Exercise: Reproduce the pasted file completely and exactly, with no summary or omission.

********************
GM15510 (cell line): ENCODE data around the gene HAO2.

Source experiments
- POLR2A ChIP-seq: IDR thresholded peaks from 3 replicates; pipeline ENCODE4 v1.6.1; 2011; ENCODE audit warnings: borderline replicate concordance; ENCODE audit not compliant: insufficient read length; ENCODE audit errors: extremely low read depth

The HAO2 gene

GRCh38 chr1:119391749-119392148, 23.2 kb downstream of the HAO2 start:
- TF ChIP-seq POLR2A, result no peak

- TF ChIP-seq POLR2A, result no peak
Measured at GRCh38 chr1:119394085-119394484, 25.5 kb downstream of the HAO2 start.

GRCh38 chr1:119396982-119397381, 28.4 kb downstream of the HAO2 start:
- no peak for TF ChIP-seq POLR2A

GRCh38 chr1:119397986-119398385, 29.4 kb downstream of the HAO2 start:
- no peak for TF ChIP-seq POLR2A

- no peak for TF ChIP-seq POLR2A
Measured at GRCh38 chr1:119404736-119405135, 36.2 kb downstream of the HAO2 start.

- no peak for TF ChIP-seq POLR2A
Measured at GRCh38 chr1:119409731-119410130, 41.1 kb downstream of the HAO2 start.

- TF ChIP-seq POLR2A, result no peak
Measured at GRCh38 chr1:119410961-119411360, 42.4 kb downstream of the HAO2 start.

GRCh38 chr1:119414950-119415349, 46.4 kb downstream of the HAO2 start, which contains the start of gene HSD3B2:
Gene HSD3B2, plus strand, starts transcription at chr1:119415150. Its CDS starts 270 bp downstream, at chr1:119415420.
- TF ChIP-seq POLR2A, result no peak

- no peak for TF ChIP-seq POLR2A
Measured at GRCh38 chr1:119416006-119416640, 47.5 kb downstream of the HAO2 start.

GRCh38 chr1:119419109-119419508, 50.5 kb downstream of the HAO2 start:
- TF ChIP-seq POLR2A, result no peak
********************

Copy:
GM15510 (cell line): ENCODE data around the gene HAO2.

Source experiments
- POLR2A ChIP-seq: IDR thresholded peaks from 3 replicates; pipeline ENCODE4 v1.6.1; 2011; ENCODE audit warnings: borderline replicate concordance; ENCODE audit not compliant: insufficient read length; ENCODE audit errors: extremely low read depth

The HAO2 gene

GRCh38 chr1:119391749-119392148, 23.2 kb downstream of the HAO2 start:
- TF ChIP-seq POLR2A, result no peak

- TF ChIP-seq POLR2A, result no peak
Measured at GRCh38 chr1:119394085-119394484, 25.5 kb downstream of the HAO2 start.

GRCh38 chr1:119396982-119397381, 28.4 kb downstream of the HAO2 start:
- no peak for TF ChIP-seq POLR2A

GRCh38 chr1:119397986-119398385, 29.4 kb downstream of the HAO2 start:
- no peak for TF ChIP-seq POLR2A

- no peak for TF ChIP-seq POLR2A
Measured at GRCh38 chr1:119404736-119405135, 36.2 kb downstream of the HAO2 start.

- no peak for TF ChIP-seq POLR2A
Measured at GRCh38 chr1:119409731-119410130, 41.1 kb downstream of the HAO2 start.

- TF ChIP-seq POLR2A, result no peak
Measured at GRCh38 chr1:119410961-119411360, 42.4 kb downstream of the HAO2 start.

GRCh38 chr1:119414950-119415349, 46.4 kb downstream of the HAO2 start, which contains the start of gene HSD3B2:
Gene HSD3B2, plus strand, starts transcription at chr1:119415150. Its CDS starts 270 bp downstream, at chr1:119415420.
- TF ChIP-seq POLR2A, result no peak

- no peak for TF ChIP-seq POLR2A
Measured at GRCh38 chr1:119416006-119416640, 47.5 kb downstream of the HAO2 start.

GRCh38 chr1:119419109-119419508, 50.5 kb downstream of the HAO2 start:
- TF ChIP-seq POLR2A, result no peak